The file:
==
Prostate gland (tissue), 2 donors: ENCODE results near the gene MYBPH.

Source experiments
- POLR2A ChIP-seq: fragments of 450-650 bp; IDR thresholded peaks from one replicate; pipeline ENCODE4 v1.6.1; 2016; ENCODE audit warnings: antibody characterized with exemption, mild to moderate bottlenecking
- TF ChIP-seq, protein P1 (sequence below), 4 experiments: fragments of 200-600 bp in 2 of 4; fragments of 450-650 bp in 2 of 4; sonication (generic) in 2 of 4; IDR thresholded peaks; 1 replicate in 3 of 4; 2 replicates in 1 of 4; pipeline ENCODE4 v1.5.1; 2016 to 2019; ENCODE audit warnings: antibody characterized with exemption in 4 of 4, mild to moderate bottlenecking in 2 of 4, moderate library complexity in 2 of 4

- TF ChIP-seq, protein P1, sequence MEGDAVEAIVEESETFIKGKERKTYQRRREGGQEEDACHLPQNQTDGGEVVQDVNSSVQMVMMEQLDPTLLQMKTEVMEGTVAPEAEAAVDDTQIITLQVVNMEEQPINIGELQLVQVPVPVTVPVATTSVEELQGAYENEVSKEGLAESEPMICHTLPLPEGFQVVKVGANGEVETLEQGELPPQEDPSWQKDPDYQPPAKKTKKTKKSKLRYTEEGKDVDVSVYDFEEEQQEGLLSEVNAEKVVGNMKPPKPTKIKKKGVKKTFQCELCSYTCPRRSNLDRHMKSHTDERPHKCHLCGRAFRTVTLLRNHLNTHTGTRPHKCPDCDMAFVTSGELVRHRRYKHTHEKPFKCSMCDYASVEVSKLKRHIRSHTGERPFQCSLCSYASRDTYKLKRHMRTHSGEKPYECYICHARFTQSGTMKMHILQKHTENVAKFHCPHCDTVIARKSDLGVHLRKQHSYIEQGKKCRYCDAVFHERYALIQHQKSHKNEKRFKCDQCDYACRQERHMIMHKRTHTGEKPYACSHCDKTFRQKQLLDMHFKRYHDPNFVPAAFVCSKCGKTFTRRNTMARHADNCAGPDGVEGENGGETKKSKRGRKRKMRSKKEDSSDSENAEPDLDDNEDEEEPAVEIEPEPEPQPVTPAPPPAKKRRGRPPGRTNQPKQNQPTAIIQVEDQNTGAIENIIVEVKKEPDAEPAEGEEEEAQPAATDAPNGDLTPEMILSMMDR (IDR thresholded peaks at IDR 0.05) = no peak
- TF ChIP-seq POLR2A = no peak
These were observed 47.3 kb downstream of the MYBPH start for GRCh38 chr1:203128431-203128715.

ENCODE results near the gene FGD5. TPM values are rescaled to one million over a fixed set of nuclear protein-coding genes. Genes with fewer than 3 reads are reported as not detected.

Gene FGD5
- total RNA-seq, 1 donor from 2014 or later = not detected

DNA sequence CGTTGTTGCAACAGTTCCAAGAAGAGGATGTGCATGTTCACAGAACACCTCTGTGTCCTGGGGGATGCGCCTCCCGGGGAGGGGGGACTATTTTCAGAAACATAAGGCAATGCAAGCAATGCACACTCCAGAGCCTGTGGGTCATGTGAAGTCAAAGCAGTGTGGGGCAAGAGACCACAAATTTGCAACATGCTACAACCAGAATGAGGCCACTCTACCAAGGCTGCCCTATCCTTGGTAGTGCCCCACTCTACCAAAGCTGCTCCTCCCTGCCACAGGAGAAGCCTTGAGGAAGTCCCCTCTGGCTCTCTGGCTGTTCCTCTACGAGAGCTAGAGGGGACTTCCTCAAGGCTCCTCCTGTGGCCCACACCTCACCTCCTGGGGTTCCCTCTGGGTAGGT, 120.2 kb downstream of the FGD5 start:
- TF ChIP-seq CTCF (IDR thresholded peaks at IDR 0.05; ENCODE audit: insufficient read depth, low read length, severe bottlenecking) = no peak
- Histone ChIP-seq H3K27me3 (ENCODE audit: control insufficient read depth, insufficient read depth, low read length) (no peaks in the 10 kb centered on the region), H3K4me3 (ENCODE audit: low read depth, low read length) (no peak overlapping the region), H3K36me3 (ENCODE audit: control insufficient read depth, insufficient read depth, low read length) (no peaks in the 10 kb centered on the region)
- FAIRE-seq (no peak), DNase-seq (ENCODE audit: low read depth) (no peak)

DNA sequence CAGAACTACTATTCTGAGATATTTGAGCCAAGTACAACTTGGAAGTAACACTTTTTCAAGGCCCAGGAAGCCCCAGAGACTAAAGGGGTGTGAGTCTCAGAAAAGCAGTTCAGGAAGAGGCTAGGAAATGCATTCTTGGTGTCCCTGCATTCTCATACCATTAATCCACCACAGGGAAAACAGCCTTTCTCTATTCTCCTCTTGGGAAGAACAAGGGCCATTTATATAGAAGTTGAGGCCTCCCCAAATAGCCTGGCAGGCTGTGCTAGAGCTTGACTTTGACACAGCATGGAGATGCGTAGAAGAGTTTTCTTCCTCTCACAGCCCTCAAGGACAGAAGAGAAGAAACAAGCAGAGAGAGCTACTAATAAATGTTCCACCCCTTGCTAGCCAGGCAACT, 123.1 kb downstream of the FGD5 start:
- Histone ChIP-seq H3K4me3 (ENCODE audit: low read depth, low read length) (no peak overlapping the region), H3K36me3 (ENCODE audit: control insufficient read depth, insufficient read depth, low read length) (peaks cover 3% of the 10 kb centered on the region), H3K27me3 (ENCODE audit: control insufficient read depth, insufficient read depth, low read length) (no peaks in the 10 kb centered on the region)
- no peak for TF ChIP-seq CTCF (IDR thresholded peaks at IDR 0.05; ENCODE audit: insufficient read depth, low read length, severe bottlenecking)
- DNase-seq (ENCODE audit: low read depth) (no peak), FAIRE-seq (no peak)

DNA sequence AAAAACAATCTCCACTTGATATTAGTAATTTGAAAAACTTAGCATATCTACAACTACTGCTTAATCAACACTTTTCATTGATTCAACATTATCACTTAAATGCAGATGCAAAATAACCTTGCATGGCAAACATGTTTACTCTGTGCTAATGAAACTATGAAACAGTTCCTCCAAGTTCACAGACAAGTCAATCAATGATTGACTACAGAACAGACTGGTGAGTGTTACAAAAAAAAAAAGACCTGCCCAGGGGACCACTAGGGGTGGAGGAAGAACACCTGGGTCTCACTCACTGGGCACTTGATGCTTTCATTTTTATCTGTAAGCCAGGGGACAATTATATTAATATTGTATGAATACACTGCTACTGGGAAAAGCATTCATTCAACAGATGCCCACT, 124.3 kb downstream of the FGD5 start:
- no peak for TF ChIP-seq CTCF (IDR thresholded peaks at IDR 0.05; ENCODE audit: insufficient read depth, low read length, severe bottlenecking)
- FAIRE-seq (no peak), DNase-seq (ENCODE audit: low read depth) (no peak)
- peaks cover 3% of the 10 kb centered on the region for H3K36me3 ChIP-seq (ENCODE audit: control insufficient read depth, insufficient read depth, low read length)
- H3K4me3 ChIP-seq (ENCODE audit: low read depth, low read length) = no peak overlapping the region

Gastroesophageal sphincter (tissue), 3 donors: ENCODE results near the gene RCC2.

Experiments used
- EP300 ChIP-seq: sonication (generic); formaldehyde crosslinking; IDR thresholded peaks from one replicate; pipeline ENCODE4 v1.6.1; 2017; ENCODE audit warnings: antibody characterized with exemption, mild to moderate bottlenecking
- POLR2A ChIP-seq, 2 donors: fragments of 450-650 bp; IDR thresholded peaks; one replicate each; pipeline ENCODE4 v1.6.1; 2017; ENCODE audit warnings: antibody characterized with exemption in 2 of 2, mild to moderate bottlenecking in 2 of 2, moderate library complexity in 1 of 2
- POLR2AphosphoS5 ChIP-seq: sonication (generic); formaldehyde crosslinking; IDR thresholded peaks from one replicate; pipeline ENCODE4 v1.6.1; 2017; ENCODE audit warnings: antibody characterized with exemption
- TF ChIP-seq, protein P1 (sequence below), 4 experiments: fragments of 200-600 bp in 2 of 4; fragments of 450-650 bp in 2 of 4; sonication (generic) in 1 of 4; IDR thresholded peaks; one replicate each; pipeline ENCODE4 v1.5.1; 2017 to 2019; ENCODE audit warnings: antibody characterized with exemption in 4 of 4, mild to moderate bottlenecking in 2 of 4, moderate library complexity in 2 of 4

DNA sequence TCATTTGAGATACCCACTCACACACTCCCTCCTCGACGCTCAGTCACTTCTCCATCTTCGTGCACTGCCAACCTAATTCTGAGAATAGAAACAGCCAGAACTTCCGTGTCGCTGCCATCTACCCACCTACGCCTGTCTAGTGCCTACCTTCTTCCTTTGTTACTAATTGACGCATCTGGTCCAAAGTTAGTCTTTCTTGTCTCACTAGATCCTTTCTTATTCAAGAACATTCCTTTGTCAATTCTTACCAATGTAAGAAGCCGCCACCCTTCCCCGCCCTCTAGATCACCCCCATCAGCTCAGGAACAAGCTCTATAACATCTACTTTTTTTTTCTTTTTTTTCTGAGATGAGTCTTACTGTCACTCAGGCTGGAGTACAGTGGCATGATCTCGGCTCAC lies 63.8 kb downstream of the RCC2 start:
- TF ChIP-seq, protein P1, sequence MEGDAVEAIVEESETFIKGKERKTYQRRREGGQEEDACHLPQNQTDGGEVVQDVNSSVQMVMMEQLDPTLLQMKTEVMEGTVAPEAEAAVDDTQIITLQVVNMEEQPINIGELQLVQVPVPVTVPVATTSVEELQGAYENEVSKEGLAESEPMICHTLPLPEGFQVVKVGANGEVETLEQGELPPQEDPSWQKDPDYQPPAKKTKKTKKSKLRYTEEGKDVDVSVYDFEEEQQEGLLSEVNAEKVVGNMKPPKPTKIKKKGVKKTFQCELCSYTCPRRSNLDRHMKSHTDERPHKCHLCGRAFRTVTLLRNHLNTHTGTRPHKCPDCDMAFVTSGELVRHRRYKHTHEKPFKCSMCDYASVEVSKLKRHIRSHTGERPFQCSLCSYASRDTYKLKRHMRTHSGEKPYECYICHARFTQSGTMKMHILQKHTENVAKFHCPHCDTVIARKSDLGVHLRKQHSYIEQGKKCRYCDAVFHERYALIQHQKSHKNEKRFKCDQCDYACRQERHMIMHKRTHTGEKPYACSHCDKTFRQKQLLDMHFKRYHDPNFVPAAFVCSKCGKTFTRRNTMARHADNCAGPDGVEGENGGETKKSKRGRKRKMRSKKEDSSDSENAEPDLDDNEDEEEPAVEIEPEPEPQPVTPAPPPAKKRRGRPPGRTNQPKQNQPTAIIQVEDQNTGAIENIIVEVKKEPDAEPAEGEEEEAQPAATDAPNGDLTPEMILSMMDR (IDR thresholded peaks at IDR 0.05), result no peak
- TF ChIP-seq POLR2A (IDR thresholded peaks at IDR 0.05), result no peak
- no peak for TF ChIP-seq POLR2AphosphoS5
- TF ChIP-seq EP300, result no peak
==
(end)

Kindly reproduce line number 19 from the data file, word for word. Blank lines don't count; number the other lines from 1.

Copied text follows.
DNA sequence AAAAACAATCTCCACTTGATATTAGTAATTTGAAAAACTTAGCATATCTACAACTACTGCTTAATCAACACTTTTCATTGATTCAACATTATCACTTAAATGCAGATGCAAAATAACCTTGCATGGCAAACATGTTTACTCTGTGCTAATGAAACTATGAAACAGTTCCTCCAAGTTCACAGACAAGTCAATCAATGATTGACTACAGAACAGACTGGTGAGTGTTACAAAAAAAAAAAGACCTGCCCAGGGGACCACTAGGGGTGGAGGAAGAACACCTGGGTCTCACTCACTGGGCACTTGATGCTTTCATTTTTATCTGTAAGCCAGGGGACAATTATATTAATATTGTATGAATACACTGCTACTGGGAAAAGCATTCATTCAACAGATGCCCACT, 124.3 kb downstream of the FGD5 start: